Wednesday, April 29, 2009

Overstimulation and Other Stuff

Lok gets overstimlated in certain situation. I've just recently realized this and I've just recently started using "off switch" games to fix it." For example, around toys he has a very, very hard time turning off in the middle of a game. If I say "all done" he knows the game is over and turns off immediately. But if, in the middle of a game, I ask for a "sit" or a "down" I get a blank stare and if I'm lucky, he will ever so slowly sink into the position I've asked for, usually getting stuck part way several times. It's something I've been working on with no success since I adopted him. I recently realized that he is not capable of relaxing if he thinks the game is still going on. So I've lowered my criteria. Rather than demand a down in the middle of the game, I've been hiding the toy behind my back and softly asking him to "relax." When he starts breathing again (instead of holding his breath), when his tail drops, he turns his head, and his face softens a bit, then I either reward him by starting the game again or ask for an easier behavior like a hand touch to be performed in a relaxed and self-controlled state. This is going MUCH, MUCH better after just a few days and I'm able to get a sit from him pretty easily most times now. So, hopefully I'm on the right track there.

Lok also has focus issues. He hates obedience and I'd really like to change that, since there may come a point where that is really all we can do together. He hasn't always hated it. In fact, he really enjoyed rally for several weeks, but then got sick of it, and getting stressed out at a competition sealed the deal. It's gotten to the point that he is regularly refusing to lay down on command. I'm not quite sure why. So I'm trying to fix that with mat work, since he is enthusiastic about running to a mat and laying down. I've also been working on basic obedience exercises outside in the context of Leslie McDevitt's "Gimme a Break" game with very high value treats and working on obedience exercises for a toy (though I first need to overcome above-described overstimulation problems).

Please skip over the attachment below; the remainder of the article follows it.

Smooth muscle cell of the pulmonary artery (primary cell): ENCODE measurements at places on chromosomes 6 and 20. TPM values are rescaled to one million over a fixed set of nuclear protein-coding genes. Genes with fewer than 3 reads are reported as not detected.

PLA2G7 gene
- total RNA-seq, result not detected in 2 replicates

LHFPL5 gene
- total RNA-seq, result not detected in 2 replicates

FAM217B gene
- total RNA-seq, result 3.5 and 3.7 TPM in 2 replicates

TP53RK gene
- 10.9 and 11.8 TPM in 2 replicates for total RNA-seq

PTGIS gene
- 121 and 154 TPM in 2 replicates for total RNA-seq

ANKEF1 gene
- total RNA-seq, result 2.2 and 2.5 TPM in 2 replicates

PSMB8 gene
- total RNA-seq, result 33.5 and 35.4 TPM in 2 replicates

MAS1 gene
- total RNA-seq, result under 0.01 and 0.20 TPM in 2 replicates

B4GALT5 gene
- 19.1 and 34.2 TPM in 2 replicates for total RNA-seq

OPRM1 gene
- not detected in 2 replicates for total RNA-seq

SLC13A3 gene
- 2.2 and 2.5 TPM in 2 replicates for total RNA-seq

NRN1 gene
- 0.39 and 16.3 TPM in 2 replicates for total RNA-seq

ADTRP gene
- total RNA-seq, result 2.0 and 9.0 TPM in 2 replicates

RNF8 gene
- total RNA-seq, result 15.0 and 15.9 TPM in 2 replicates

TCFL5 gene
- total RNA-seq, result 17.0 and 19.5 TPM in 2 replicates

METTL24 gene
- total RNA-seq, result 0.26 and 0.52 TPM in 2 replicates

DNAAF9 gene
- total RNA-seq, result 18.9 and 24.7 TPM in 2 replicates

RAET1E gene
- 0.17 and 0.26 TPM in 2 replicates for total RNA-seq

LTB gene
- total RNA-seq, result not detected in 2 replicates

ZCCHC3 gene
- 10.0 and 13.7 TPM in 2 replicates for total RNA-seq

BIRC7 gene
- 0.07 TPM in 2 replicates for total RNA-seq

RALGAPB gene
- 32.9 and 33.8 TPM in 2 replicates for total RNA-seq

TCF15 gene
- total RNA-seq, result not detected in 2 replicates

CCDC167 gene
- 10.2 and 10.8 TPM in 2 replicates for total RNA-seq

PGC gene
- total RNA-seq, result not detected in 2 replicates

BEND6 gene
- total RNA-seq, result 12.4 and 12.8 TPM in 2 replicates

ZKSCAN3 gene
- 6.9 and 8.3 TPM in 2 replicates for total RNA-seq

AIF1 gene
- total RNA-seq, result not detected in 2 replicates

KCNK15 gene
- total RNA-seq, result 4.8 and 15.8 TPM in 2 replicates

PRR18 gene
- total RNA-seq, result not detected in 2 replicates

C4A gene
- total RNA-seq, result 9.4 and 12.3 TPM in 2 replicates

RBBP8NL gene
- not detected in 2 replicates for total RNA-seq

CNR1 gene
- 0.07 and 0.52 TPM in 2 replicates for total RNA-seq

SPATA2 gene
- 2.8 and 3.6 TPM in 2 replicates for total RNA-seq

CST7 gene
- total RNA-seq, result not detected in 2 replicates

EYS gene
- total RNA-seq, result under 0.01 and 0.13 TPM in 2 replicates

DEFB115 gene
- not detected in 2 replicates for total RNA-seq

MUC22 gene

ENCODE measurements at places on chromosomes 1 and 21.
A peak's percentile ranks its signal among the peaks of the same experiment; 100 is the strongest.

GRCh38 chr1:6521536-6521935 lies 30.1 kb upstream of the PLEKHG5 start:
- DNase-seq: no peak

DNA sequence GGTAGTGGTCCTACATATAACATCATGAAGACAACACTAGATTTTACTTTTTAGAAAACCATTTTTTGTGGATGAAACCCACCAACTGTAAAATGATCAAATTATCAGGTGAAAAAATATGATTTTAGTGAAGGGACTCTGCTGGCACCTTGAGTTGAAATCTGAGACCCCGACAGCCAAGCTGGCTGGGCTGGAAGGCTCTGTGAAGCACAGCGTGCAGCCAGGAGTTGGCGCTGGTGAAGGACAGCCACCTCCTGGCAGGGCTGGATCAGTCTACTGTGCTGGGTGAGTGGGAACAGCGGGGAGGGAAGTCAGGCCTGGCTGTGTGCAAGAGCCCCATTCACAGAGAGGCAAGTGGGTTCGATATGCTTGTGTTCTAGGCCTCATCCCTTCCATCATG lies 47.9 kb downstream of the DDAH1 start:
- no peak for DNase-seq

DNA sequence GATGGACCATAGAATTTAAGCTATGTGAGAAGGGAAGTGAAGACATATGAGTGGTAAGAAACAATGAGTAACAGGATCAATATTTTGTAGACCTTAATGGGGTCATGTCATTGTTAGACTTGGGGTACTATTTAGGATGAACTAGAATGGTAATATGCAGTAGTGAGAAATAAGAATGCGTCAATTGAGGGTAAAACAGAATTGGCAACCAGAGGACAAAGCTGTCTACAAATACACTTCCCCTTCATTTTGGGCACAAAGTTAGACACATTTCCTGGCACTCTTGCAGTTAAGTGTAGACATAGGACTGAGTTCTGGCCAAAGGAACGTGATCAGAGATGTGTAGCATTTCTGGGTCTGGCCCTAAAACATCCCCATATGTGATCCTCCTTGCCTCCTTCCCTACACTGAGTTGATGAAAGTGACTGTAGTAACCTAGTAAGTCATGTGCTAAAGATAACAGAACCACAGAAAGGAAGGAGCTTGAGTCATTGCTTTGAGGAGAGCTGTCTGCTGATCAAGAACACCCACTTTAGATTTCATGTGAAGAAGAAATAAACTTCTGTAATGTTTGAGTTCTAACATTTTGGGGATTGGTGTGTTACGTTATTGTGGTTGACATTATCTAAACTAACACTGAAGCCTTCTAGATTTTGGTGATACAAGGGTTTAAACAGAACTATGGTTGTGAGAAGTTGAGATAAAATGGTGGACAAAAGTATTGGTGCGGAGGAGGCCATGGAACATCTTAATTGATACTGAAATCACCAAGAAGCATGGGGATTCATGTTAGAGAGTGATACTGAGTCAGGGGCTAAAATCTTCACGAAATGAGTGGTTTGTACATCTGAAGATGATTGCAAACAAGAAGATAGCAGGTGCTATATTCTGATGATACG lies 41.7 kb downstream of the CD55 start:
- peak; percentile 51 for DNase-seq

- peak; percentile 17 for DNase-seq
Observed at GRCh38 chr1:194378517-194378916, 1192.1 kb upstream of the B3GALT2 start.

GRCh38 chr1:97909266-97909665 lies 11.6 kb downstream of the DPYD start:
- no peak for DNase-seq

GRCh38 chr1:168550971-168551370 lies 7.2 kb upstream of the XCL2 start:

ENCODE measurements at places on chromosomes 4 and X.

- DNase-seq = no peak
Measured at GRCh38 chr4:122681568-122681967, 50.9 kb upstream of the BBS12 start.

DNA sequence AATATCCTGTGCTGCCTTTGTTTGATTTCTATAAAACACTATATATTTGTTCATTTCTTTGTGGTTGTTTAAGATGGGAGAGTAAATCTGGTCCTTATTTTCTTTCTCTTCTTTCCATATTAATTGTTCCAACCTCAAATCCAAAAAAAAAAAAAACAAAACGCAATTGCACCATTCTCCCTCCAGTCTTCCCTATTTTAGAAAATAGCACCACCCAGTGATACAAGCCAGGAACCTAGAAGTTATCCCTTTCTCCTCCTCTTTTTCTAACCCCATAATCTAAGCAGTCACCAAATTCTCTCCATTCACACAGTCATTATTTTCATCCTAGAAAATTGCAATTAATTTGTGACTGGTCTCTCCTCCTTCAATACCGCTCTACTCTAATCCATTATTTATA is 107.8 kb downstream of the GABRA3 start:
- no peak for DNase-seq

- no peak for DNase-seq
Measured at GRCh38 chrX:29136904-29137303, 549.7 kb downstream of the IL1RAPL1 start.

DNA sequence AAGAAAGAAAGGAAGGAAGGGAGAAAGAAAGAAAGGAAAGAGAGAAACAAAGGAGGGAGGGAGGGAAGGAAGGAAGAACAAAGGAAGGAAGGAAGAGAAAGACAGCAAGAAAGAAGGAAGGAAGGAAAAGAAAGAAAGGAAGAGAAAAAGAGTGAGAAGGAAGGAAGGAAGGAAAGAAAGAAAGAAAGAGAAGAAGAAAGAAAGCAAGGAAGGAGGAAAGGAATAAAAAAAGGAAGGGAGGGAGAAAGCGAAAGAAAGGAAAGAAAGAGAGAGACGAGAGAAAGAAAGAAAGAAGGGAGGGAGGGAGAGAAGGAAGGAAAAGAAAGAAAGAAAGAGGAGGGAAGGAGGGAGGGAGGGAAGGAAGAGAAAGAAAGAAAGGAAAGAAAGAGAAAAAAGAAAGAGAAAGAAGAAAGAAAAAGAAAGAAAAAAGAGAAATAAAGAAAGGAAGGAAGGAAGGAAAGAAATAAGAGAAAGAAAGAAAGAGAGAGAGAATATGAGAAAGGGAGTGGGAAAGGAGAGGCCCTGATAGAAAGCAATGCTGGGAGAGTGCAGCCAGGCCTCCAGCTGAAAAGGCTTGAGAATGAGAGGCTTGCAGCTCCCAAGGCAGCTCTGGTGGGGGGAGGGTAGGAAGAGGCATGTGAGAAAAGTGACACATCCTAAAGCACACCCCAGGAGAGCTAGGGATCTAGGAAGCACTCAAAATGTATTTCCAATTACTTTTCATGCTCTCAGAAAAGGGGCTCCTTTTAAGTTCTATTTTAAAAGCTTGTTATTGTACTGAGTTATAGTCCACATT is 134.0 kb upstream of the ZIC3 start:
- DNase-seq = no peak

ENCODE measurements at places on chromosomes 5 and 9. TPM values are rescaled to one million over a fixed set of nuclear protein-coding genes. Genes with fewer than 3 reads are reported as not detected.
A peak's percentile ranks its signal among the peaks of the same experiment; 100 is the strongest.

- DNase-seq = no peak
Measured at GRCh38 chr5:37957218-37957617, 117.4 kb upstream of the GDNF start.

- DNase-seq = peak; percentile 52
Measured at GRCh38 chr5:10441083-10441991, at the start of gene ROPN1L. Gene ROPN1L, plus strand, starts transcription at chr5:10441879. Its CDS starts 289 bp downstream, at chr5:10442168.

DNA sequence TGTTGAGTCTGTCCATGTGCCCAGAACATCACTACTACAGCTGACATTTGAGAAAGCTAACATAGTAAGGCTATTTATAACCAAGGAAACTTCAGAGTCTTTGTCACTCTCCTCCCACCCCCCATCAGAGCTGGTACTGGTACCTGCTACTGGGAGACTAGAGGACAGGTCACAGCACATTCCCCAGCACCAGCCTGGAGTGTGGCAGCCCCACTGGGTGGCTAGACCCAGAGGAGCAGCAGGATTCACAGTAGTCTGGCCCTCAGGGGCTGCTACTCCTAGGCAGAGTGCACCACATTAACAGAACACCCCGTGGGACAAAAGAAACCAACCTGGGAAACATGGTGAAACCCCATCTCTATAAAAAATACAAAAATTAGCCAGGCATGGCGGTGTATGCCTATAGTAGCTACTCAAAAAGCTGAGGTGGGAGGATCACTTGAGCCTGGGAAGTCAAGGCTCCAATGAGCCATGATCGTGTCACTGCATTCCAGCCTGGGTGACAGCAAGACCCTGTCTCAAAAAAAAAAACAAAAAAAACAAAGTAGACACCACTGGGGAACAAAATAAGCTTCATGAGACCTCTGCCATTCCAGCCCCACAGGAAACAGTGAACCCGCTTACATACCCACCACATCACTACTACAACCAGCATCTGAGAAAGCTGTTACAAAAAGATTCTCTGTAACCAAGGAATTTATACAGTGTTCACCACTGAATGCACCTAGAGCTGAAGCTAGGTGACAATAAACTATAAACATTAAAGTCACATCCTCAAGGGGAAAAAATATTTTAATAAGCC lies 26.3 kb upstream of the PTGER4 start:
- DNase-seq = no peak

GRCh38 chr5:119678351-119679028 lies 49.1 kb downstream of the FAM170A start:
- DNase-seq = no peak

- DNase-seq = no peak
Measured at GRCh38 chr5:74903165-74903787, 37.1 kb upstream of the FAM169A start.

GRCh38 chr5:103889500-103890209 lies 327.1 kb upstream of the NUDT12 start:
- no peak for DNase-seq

Lok and I have been challenged to teach Lok how to fetch a hot dog without eating it for our tricks class graduation project. I have to admit, it's been a little humbling. I kind of thought, well, Lok knows how to retreive and will retreive almost anything, so how hard could it be? I just throw it and tell him to retrieve it right? Wrong! Lok wants to retreive it, but is torn between his desire to do what I ask and his entire three years of experience that tell him that a hot dog is food--NOT a retreiving object, and that food in his mouth is meant to be chewed and swallowed. He will hold it in his mouth, but not without licking and lightly chomping it at the same time! So, we've had to start with just holding a hot dog without chomping or licking for just a few seconds. We also had to start with a frozen hot dog, in a plastic bag, with vet rap around it. We've now progressed to just a frozen hot dog, but still haven't worked up to holding it for more than a few seconds. I doubt we'll have it down by this Thursday. But oh well, it's been a learning experience.